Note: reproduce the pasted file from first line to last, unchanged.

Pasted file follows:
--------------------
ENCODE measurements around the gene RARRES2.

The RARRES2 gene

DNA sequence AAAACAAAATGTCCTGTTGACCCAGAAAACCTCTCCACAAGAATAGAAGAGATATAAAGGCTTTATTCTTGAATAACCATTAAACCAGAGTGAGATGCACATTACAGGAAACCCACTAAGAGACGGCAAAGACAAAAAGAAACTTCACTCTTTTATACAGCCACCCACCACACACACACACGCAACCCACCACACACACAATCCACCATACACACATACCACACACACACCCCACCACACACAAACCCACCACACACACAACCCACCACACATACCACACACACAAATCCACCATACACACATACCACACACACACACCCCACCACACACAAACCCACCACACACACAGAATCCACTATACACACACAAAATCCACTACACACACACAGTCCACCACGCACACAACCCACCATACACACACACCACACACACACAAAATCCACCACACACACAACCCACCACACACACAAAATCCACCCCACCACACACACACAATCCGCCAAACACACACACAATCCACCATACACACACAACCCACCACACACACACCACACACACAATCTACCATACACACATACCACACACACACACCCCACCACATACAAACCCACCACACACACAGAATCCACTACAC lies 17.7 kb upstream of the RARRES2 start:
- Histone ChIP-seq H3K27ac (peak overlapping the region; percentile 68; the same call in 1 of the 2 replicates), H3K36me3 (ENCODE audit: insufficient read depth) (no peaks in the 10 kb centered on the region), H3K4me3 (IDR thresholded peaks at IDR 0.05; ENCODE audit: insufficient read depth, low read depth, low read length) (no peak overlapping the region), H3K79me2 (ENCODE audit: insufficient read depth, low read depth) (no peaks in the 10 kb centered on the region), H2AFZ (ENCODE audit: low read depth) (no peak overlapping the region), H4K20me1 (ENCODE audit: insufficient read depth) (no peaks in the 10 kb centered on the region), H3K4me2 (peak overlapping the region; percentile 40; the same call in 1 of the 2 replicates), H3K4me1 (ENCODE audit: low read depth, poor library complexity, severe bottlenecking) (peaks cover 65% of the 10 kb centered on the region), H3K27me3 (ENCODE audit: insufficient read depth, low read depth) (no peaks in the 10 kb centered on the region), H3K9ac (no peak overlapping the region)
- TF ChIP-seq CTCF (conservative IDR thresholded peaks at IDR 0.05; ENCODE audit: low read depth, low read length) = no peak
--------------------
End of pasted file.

ENCODE measurements around the gene RARRES2.

The RARRES2 gene

DNA sequence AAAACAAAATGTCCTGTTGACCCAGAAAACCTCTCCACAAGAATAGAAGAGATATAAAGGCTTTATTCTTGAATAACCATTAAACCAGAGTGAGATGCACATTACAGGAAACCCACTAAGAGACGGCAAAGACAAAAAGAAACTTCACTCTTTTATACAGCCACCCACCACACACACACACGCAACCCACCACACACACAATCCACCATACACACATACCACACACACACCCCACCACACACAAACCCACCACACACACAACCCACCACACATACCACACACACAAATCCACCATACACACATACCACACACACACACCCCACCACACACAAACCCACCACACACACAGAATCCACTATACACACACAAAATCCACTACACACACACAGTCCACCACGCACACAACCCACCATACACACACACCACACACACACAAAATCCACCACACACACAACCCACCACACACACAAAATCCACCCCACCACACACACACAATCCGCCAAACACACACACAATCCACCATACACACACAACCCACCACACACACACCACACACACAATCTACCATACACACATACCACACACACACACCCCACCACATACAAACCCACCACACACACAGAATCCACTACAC lies 17.7 kb upstream of the RARRES2 start:
- Histone ChIP-seq H3K27ac (peak overlapping the region; percentile 68; the same call in 1 of the 2 replicates), H3K36me3 (ENCODE audit: insufficient read depth) (no peaks in the 10 kb centered on the region), H3K4me3 (IDR thresholded peaks at IDR 0.05; ENCODE audit: insufficient read depth, low read depth, low read length) (no peak overlapping the region), H3K79me2 (ENCODE audit: insufficient read depth, low read depth) (no peaks in the 10 kb centered on the region), H2AFZ (ENCODE audit: low read depth) (no peak overlapping the region), H4K20me1 (ENCODE audit: insufficient read depth) (no peaks in the 10 kb centered on the region), H3K4me2 (peak overlapping the region; percentile 40; the same call in 1 of the 2 replicates), H3K4me1 (ENCODE audit: low read depth, poor library complexity, severe bottlenecking) (peaks cover 65% of the 10 kb centered on the region), H3K27me3 (ENCODE audit: insufficient read depth, low read depth) (no peaks in the 10 kb centered on the region), H3K9ac (no peak overlapping the region)
- TF ChIP-seq CTCF (conservative IDR thresholded peaks at IDR 0.05; ENCODE audit: low read depth, low read length) = no peak